Sunday, August 27, 2017

Starting a Classical Guitar Rosette Design

A friend of mine is a wonderful guitar builder. His habits are almost opposite of mine. If you look at his workbench, you will wonder how in the world anyone can ever work there. Yet he makes these world-famous guitars, coveted instruments.

James Krenov, The Fine Art of Cabinetmaking, 1977

Bluebird skies this morning in this part of Colorado, but no black bears, moose or elk hanging out around our place, only wildflowers are making any noise.

I did complete a project today, a blending board for my wife. I posted that on Instagram, you can check it out there, but what I want to share this afternoon was an attempt to do some work in my studio.

Last year I purchased a wonderful piece of curly Claro walnut from Northwest Timber which I re-sawed into guitar back and sides. The pieces weren't big enough to make a full size classical guitar so I decided to use the wood to make a close copy of a guitar by Antonio de Torres, his SE117 guitar.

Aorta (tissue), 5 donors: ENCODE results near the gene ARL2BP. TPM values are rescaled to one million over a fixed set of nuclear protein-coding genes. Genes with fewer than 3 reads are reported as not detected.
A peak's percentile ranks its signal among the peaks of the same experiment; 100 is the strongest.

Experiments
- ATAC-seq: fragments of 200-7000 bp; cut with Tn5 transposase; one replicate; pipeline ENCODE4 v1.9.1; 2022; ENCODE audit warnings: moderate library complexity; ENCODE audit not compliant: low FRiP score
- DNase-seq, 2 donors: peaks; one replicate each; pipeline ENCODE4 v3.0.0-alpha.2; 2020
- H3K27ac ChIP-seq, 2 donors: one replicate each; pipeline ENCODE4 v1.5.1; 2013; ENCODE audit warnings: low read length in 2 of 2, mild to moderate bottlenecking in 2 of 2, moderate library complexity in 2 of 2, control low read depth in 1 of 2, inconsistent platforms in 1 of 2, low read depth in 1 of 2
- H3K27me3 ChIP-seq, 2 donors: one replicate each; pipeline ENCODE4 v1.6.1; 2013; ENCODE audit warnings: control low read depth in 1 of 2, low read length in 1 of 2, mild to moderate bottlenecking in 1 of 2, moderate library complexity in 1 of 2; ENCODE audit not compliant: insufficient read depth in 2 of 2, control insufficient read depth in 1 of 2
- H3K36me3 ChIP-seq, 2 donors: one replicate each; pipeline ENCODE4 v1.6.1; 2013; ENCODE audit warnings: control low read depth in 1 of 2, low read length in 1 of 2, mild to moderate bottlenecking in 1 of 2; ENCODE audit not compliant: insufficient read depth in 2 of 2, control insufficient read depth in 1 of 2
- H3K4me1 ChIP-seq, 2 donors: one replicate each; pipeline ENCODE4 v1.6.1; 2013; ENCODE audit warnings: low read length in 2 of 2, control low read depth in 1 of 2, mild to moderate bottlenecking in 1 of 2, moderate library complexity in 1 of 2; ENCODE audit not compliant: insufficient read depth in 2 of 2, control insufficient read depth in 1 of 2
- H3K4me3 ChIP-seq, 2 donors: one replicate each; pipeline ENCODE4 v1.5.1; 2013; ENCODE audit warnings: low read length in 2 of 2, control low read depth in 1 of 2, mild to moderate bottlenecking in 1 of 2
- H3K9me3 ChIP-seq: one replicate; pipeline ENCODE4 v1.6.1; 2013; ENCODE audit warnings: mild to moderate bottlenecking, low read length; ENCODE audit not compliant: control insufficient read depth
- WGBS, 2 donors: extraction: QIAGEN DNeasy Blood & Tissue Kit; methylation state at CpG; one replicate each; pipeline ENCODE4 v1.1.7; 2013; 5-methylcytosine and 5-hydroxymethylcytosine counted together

It is a three piece back with maple fillets.


This is a lightly bear clawed Sitka spruce top set that I bought from Alaska Specialty Woods about six years ago that is a great match for the Claro walnut.

Torres SE117 guitar is a very small guitar by today's standards, it is even smaller than a so called "parlor" guitar. The string length for the original guitar is just under 24 inches, a standard classical has a 25 5/8" string length, and the body length is just under 18 inches, if I remember correctly. Compare that to a modern classical guitar length which hovers at or above 19 inches!

What this really means to me is that I need to make a custom rosette for this guitar, the sound hole is smaller than a standard classical guitar. The pre-made rosettes that I buy from Luthiers Mercantile are made for the larger guitars, they are too big for this tiny guitar.


I pulled out black, white, red and green veneer to see which colors would go best...


...with this redwood burl.


I have had this burl for about seven years and I haven't done anything with it yet. Now is as good of time as any.


The rosette should be stunning with this Sitka spruce. I need to come up with a good color scheme, something like a cherry or walnut fillet to start a WBWBW, then a WBW Walnut or Cherry WBW and then the burl with the same WB combos to complete the mirror.

Of course, since I pulled out all the veneers and thin pieces of cherry and walnut, along with the detritus left over from thinning down the walnut back, I can't really see the top of my workbench. Maybe I will clean it up tomorrow afternoon!


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